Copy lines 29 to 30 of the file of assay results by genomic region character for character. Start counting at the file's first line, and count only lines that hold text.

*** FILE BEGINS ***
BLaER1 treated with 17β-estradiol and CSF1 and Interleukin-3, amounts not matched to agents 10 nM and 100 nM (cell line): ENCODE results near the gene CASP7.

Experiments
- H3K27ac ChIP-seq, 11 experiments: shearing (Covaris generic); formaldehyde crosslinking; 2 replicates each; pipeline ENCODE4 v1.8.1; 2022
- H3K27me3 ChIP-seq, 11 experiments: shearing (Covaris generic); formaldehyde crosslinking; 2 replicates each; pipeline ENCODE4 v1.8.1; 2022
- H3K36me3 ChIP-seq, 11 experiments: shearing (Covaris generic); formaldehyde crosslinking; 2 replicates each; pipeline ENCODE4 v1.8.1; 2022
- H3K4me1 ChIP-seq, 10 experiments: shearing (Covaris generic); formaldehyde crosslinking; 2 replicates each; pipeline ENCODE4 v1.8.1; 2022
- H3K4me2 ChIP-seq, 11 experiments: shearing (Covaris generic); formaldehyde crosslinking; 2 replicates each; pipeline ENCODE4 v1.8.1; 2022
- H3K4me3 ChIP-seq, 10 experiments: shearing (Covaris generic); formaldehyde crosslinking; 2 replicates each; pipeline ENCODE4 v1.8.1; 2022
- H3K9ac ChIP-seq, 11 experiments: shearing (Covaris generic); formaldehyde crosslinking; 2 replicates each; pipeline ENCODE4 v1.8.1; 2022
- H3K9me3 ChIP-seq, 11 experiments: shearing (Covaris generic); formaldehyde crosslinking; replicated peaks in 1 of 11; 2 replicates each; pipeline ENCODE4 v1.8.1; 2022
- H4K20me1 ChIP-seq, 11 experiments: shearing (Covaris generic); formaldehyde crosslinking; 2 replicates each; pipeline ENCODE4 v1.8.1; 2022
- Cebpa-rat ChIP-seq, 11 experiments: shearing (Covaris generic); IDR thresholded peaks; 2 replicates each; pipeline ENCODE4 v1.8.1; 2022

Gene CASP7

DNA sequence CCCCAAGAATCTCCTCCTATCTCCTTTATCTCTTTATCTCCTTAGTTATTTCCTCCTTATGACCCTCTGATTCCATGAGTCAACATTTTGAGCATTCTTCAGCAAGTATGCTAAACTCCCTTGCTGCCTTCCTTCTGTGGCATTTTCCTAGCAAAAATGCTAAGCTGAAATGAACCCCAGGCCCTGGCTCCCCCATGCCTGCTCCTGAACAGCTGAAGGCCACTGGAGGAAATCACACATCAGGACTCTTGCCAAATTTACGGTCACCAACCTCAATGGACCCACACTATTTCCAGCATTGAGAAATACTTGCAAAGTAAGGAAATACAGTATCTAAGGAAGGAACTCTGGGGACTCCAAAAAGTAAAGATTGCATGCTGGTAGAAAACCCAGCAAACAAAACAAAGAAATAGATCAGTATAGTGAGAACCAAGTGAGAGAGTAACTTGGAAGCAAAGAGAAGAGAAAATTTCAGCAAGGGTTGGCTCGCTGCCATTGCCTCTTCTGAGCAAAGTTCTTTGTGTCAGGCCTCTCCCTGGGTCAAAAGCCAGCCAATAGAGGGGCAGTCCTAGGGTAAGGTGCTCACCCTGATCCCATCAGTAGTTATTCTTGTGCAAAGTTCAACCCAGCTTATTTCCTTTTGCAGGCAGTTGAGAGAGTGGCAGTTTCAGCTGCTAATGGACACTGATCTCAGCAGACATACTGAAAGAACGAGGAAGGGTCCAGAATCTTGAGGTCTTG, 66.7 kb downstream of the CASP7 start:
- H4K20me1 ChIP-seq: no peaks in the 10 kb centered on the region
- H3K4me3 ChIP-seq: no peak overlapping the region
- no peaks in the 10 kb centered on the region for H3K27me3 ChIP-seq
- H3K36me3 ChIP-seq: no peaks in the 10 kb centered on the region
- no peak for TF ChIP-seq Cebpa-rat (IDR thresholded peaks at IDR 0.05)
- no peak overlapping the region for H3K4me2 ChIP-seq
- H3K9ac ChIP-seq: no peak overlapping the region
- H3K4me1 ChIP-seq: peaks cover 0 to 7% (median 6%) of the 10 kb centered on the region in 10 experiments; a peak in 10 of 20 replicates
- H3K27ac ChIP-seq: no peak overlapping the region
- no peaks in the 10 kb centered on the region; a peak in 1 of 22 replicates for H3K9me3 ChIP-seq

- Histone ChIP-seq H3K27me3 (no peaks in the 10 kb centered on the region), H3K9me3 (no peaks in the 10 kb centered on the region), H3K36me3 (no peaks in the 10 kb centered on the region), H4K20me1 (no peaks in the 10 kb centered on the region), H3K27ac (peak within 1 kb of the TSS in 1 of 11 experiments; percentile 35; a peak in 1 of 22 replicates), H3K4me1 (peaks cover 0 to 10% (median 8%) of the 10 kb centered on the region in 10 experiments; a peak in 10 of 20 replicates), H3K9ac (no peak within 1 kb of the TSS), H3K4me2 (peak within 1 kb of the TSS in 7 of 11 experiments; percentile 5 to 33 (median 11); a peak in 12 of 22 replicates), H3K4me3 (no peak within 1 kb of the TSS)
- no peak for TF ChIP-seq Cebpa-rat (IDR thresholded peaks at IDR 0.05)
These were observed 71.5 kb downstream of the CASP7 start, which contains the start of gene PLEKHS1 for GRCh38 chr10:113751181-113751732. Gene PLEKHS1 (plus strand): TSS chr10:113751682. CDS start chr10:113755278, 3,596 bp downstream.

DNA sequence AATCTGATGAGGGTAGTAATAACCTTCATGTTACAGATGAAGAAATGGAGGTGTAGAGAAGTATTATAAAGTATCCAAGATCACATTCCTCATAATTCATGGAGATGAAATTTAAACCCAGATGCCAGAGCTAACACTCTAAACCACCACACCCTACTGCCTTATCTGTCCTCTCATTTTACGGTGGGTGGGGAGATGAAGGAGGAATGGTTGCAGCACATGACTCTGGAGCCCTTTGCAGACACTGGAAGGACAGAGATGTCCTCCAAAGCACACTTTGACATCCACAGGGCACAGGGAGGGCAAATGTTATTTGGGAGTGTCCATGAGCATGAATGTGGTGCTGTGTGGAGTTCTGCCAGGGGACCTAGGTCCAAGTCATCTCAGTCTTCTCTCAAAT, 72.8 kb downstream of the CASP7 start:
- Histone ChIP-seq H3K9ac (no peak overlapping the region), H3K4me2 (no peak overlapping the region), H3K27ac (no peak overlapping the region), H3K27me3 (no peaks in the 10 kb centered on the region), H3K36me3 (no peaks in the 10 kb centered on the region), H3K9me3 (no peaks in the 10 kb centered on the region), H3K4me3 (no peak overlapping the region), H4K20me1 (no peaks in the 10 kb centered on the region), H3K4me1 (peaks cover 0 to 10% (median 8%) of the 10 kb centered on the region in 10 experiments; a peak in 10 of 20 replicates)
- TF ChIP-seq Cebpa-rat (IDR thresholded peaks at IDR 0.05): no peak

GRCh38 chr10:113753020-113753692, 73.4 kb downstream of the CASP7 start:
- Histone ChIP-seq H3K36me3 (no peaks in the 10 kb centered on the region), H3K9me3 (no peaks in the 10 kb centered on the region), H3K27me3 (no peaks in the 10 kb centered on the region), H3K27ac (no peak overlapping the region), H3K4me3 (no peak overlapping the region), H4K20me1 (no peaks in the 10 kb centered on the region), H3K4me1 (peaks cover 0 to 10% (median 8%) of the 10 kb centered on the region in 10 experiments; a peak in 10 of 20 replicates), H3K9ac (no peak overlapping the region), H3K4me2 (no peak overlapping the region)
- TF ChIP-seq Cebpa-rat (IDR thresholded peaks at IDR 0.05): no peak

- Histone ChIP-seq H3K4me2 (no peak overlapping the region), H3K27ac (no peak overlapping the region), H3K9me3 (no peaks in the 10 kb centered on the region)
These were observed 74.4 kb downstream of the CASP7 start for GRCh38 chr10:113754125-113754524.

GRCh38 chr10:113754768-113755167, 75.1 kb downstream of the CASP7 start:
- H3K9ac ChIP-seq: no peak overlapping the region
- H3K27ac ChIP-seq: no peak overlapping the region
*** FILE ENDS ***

- Histone ChIP-seq H3K9ac (no peak overlapping the region), H3K4me2 (no peak overlapping the region), H3K27ac (no peak overlapping the region), H3K27me3 (no peaks in the 10 kb centered on the region), H3K36me3 (no peaks in the 10 kb centered on the region), H3K9me3 (no peaks in the 10 kb centered on the region), H3K4me3 (no peak overlapping the region), H4K20me1 (no peaks in the 10 kb centered on the region), H3K4me1 (peaks cover 0 to 10% (median 8%) of the 10 kb centered on the region in 10 experiments; a peak in 10 of 20 replicates)
- TF ChIP-seq Cebpa-rat (IDR thresholded peaks at IDR 0.05): no peak